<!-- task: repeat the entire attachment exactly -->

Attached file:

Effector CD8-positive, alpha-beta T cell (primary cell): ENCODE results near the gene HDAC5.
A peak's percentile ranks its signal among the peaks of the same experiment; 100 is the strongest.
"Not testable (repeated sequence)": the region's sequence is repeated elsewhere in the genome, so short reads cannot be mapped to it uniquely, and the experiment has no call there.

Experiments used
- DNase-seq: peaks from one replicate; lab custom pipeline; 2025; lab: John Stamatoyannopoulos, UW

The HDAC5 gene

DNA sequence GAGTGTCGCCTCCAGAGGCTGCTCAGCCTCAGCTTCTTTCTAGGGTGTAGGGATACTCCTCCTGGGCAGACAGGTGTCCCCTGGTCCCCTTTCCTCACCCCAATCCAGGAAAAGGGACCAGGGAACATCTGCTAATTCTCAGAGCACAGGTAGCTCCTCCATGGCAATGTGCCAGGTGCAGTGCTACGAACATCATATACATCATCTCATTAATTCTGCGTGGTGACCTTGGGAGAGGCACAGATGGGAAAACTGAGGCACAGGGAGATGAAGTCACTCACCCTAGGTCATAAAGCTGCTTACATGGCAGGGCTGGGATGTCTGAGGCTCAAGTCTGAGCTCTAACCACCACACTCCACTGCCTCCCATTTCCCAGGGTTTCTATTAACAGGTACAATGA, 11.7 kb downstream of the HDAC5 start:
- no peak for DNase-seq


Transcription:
Effector CD8-positive, alpha-beta T cell (primary cell): ENCODE results near the gene HDAC5.
A peak's percentile ranks its signal among the peaks of the same experiment; 100 is the strongest.
"Not testable (repeated sequence)": the region's sequence is repeated elsewhere in the genome, so short reads cannot be mapped to it uniquely, and the experiment has no call there.

Experiments used
- DNase-seq: peaks from one replicate; lab custom pipeline; 2025; lab: John Stamatoyannopoulos, UW

The HDAC5 gene

DNA sequence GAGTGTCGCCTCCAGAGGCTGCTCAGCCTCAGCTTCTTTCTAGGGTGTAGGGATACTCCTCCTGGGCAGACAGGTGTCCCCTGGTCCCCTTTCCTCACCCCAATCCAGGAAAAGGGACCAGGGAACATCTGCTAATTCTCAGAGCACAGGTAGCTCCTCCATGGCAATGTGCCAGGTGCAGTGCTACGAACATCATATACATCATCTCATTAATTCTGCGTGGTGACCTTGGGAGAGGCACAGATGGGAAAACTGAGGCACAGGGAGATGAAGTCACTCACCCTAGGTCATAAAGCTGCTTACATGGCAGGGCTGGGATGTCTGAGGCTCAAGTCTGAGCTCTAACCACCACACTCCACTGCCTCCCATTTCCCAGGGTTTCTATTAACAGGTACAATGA, 11.7 kb downstream of the HDAC5 start:
- no peak for DNase-seq